Schott: Brown Wrong To Question Nets’ Effort…Or Was He?

(Tony Brown – @BrooklynNets)

Nets Interim Head Coach Tony Brown called out his team’s effort after their loss to the Charlotte Hornets on Tuesday night.

Brown was asked a question about the performances of Rondae Hollis-Jefferson and Sean Kilpatrick, and he replied, “I like the spirit of Sean Kilpatrick, I love the spirit of Rondae Hollis-Jefferson. He’s getting a chance to play again, and they play their butts off when they’re out there.

“Unfortunately, we don’t have enough guys pulling the rope in that direction and it’s frustrating because I know they can do better. But I’m in a point in this season where I’m just going to play the guys that want to play more spirited basketball. And I can’t sit and watch guys not give 100 percent and make the same mental mistakes that we do. I’m a little frustrated, but that’s just the way I see it.”

For Brown to call out his players is very disingenuous considering he created the environment for this players to not go all out.

Brown has not shown that there is any accountability for these players, and epitomized early on by his clapping at the end of a game when the Nets trailed Utah by 25.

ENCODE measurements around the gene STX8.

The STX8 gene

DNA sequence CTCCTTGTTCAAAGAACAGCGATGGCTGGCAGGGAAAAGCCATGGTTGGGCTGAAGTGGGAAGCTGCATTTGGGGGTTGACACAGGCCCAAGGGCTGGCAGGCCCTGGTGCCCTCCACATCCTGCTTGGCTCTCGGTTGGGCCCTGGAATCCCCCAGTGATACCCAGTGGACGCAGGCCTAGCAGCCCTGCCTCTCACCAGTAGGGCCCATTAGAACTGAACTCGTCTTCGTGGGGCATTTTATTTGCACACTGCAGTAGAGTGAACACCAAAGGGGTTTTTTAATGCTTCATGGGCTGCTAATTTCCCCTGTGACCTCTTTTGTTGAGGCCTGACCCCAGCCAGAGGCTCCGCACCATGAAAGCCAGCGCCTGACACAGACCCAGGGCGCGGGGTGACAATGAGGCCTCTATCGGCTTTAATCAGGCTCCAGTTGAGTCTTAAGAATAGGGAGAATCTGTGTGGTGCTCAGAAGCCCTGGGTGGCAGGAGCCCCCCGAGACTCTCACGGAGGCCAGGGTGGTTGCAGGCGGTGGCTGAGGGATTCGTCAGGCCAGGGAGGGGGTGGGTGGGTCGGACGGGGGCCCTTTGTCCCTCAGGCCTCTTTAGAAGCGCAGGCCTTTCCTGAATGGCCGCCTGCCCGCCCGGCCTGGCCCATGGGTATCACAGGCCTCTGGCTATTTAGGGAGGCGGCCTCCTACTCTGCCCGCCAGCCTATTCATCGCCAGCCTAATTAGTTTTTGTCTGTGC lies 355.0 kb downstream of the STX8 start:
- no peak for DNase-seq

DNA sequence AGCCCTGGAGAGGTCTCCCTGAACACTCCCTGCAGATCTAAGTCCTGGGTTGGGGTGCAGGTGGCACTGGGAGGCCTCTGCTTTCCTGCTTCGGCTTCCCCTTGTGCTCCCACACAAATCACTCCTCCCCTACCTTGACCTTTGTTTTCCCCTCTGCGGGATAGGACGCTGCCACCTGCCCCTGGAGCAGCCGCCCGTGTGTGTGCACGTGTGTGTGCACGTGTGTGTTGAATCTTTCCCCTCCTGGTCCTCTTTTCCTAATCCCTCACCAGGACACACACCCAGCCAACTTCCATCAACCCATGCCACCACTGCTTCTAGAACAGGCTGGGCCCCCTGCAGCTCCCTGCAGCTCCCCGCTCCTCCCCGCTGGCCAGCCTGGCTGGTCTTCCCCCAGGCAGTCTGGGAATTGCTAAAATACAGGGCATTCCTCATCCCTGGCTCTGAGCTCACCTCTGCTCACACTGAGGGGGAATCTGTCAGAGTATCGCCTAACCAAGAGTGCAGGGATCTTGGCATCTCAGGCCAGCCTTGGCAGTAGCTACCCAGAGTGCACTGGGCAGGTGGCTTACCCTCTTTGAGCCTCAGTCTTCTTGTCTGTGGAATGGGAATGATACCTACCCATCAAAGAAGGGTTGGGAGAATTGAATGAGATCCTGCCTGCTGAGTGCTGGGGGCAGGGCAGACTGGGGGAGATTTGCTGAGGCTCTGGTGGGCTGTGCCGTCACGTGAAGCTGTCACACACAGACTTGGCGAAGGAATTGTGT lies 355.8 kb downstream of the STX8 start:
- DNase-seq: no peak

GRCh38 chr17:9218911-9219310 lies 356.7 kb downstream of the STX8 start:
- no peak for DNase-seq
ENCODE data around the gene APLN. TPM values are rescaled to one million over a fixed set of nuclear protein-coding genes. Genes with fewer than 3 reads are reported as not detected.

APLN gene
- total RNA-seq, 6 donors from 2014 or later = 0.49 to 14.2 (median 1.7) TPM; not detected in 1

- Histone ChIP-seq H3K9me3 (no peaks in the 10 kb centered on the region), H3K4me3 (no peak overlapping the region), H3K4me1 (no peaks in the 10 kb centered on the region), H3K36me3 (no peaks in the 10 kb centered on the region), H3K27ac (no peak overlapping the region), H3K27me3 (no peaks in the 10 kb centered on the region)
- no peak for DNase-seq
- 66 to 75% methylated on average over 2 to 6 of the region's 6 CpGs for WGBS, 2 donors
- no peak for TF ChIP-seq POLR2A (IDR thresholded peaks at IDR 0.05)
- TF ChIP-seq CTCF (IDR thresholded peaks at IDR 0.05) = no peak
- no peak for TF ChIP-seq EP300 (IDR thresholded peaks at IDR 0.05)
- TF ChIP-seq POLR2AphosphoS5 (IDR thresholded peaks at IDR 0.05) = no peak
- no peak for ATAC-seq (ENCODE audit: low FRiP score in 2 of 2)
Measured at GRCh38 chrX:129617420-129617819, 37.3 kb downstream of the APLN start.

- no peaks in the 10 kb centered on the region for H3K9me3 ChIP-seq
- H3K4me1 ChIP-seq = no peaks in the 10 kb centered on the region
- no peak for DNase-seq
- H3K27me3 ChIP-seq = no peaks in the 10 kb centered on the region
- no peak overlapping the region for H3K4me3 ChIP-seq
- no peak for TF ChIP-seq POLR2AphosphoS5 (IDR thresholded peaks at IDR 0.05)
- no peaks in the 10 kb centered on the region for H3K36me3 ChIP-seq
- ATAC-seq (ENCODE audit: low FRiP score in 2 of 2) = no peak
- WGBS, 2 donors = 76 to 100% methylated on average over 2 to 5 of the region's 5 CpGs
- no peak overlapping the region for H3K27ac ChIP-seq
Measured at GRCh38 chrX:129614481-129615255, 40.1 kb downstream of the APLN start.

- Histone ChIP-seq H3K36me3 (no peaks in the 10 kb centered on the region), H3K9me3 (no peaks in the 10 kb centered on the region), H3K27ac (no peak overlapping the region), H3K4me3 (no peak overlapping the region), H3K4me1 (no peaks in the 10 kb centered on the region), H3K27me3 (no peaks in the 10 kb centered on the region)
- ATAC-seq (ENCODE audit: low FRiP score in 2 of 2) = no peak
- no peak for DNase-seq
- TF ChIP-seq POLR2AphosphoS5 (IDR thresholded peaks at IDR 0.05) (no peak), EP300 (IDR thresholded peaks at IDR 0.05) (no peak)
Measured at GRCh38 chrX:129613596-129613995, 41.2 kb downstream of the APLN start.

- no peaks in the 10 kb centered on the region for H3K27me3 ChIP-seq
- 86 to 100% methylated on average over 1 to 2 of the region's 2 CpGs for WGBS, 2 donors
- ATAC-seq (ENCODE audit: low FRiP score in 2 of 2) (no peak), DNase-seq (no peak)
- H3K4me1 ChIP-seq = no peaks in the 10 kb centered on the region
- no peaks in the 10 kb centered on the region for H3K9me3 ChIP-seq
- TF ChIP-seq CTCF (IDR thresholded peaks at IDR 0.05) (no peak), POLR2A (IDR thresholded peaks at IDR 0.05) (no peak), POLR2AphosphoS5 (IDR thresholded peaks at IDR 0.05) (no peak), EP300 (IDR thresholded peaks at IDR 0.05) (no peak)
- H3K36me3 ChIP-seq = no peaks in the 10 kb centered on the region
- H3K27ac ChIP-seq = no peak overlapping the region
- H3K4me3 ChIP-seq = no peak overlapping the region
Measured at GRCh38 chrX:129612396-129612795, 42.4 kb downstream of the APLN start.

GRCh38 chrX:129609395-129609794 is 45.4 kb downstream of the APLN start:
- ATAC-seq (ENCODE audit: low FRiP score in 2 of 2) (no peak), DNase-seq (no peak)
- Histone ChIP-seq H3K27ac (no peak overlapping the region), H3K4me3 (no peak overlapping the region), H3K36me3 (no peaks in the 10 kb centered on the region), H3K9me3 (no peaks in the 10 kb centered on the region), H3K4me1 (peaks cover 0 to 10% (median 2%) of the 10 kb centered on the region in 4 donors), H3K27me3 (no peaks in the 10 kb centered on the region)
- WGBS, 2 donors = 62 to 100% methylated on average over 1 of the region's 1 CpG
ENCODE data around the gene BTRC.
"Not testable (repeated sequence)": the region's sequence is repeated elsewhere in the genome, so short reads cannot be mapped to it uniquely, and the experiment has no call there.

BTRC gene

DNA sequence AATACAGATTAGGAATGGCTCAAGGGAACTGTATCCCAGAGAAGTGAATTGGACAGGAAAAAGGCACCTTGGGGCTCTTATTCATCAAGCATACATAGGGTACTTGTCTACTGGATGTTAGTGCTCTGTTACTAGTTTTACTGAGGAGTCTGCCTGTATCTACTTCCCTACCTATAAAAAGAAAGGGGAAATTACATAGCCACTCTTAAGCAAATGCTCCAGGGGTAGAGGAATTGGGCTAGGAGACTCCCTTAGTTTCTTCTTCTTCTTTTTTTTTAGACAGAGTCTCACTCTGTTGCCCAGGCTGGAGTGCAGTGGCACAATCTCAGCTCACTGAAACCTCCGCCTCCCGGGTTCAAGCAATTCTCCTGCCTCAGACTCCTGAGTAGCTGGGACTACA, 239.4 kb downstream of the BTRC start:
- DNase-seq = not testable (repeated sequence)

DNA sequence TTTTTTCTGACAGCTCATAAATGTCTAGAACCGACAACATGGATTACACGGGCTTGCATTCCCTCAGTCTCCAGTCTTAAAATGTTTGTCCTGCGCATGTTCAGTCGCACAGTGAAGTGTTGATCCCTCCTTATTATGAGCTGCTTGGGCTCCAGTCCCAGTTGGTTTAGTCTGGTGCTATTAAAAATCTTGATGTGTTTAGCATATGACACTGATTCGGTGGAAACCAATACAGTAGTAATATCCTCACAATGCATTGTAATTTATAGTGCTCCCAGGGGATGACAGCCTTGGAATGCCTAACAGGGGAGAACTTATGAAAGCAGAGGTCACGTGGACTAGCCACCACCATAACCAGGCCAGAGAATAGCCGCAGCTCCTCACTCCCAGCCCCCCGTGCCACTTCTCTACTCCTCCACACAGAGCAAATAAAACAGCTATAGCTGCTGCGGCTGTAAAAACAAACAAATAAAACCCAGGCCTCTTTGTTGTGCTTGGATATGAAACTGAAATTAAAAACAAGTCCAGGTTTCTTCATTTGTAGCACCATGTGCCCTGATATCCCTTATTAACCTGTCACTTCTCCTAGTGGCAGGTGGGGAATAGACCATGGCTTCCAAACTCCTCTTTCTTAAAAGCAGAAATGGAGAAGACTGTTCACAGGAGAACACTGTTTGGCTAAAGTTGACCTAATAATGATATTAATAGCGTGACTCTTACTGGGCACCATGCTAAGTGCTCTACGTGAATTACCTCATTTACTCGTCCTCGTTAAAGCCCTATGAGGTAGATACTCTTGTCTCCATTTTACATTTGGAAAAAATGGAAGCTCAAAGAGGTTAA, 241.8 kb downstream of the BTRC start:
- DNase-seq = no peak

Any other coach would have been livid and shown his displeasure with his team, but not Brown, who had to show early on what a nice guy he is compared to Lionel Hollins.

At the end, Hollins was portrayed as a tyrant who was hard on the players, yet it was Hollins who got a lot out of them in the first two months and they were in every game.

Under Brown, there is also no accountability on defense, as evidenced by how many nights the Nets give up over 110 points. I would have said 100, but when they hold teams there, it’s an achievement.

It also is foolish for Brown to talk about who he’s playing or not as if there is a variation of skill on the roster.

The only two players signed for next season that do not need to be evaluated by new General Manager Sean Marks are Brook Lopez and Thaddeus Young. On the flip side, Marks could shop them to get back draft picks and really start from scratch rebuilding this team.

The fact that Brown has stopped playing Willie Reed and plays Thomas Robinson and Markel Brown just 12 minutes a game does not mean he has to question the team’s effort. It just shows that they already are tipping off who will be part of the team next year.

The biggest thing is that this season was basically lost on January 10, when Hollins was fired. It is hard to keep up the excitement of coming to the arena with nothing to play for, for three months, and with three weeks left, they can see the light at the end of the tunnel.